Duterte captured the imagination of Filipinos living outside of the national capital, by riding on long-festering discontent towards “Imperial Manila.”
Duterte framed his federalist vision as the permanent solution to poverty and conflict – claiming Metro Manila, with its 13 million population, has been siphoning off resources and imposing its will on the rest of the Philippines’ 103 million residents.
There is plenty of truth in the President’s diagnosis.
The national government has been known to run roughshod over environmental protection measures in the provinces. While Philippine law mandates decentralization of power, tweaks by the legislative and executive bodies on internal revenue policies have concentrated funds in the bigger and already rich cosmopolitan centers. Previous national governments also initiated fiscal programs that punished slow-moving provincial projects instead of aiding capacities, diverting monies to schemes in aid of electoral victory.
But the main measures underpinning the federalism initiative hardly solve these problems.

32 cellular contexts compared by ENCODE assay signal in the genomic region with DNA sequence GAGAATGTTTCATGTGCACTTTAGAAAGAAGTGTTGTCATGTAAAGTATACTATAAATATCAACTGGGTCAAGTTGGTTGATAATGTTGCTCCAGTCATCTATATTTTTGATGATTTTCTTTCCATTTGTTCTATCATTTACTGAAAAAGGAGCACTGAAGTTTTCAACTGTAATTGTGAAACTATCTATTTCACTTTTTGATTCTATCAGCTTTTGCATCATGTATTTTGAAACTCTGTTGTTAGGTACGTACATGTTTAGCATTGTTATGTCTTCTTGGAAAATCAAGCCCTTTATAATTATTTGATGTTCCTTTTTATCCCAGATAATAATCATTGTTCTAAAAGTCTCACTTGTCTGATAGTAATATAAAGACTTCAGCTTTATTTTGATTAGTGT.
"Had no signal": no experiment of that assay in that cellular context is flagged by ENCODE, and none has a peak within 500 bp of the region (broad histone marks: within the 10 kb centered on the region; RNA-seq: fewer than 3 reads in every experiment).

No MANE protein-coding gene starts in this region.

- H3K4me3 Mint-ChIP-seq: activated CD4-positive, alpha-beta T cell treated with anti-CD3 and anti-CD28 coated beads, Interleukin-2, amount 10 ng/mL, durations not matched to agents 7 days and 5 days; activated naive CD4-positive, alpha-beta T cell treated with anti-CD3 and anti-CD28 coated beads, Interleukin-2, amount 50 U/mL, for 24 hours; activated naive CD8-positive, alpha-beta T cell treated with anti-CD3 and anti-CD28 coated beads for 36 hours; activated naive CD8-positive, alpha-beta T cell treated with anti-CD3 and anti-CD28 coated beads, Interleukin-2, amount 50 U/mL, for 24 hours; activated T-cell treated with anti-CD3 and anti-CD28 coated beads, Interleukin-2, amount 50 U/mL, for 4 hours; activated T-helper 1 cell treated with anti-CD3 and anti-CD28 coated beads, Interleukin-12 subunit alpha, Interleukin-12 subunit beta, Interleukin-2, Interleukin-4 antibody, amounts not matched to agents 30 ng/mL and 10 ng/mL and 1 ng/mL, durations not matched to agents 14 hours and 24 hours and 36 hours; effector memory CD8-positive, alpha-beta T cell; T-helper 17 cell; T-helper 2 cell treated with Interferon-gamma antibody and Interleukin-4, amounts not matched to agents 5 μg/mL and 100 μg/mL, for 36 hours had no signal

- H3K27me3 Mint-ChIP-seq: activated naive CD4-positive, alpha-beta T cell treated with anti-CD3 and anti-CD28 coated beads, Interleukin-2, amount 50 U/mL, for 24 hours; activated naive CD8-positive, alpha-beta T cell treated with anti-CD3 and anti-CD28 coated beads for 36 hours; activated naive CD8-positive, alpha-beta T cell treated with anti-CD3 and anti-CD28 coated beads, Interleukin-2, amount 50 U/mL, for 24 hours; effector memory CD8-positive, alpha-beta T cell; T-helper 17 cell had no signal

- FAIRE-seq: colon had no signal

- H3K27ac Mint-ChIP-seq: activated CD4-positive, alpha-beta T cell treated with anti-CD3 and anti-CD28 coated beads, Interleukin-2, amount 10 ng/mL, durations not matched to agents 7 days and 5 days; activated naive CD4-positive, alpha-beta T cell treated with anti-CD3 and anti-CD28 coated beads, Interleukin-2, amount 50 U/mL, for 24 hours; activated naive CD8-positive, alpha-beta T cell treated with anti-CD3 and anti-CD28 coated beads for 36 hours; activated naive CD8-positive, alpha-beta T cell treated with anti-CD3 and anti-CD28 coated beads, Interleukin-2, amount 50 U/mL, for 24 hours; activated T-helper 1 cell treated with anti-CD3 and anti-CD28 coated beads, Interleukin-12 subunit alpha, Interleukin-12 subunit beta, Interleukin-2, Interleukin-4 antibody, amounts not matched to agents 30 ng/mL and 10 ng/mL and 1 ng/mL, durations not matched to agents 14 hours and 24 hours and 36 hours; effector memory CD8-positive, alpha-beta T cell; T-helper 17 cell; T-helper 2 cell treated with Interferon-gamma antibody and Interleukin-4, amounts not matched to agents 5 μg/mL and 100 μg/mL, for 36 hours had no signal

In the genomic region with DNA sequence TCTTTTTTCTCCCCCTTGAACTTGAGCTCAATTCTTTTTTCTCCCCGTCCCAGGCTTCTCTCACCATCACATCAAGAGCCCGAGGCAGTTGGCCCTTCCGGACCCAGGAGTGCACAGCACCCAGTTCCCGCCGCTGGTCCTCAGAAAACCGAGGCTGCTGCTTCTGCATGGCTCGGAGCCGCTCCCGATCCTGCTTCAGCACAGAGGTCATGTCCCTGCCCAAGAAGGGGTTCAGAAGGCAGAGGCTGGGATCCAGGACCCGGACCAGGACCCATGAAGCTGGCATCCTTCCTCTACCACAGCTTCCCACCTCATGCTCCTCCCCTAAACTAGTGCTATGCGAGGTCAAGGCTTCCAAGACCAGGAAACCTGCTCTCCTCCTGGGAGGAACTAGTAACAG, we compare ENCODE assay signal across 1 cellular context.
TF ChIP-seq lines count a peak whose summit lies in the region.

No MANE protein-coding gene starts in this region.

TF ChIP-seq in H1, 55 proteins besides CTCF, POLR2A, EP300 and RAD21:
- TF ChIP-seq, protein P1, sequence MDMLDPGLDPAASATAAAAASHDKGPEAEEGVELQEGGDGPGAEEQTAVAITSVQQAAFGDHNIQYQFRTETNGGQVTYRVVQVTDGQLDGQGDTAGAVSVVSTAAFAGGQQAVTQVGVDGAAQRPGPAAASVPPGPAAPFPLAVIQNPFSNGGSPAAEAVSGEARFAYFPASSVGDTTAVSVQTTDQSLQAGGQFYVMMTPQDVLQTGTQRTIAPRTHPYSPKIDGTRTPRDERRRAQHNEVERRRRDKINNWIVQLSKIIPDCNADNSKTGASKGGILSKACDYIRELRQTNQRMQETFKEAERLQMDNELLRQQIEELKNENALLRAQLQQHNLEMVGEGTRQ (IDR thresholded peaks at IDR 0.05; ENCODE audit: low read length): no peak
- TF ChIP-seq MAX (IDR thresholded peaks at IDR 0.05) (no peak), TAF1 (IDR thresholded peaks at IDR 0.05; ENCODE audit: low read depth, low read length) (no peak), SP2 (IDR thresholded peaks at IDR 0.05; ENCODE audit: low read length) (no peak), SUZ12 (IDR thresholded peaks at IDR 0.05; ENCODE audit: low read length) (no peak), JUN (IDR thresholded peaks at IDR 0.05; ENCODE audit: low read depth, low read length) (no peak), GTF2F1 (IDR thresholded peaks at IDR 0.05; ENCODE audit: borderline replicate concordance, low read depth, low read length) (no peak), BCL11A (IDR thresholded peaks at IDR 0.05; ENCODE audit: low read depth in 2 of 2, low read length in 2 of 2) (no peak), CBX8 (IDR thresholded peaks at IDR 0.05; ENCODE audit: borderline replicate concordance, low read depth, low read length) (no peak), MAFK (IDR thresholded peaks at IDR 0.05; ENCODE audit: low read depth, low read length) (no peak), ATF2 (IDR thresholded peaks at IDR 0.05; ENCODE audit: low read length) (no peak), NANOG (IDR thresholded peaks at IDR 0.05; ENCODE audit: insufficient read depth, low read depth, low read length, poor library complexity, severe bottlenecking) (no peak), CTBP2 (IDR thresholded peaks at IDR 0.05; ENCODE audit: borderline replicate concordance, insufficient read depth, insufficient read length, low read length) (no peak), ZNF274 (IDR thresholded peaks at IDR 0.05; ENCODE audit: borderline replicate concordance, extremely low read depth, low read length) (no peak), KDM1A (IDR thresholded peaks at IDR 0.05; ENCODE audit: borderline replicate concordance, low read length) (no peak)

The Duterte regime would actually scrap existing constitutional provisions meant to narrow the development gap – putting Filipinos in rural areas at an even greater disadvantage.
Worse, these Cha-cha proposals sweep away safeguards for civil liberties and grant Duterte an indefinite period to enjoy the trappings of one-man rule.
Forget Duterte’s campaign pledge for an inclusive constitutional convention. Cha-cha allows a few hundred legislators to decide on the fate of the nation -- the height of self-interest as they reward themselves with tax exemptions for top-tier government officials, the President included, and pave the way for extended terms of office.
The government also wants to do away with the Office of the Vice President and downplay the role of the Senate, aside from mandating regional elections for members of the chamber.
It wants to wrest the Supreme Court’s exclusive role as judge of all electoral challenges pertaining to the Presidency, giving its authority to the Federal Assembly or parliament, composed mostly of lackeys of the Chief Executive.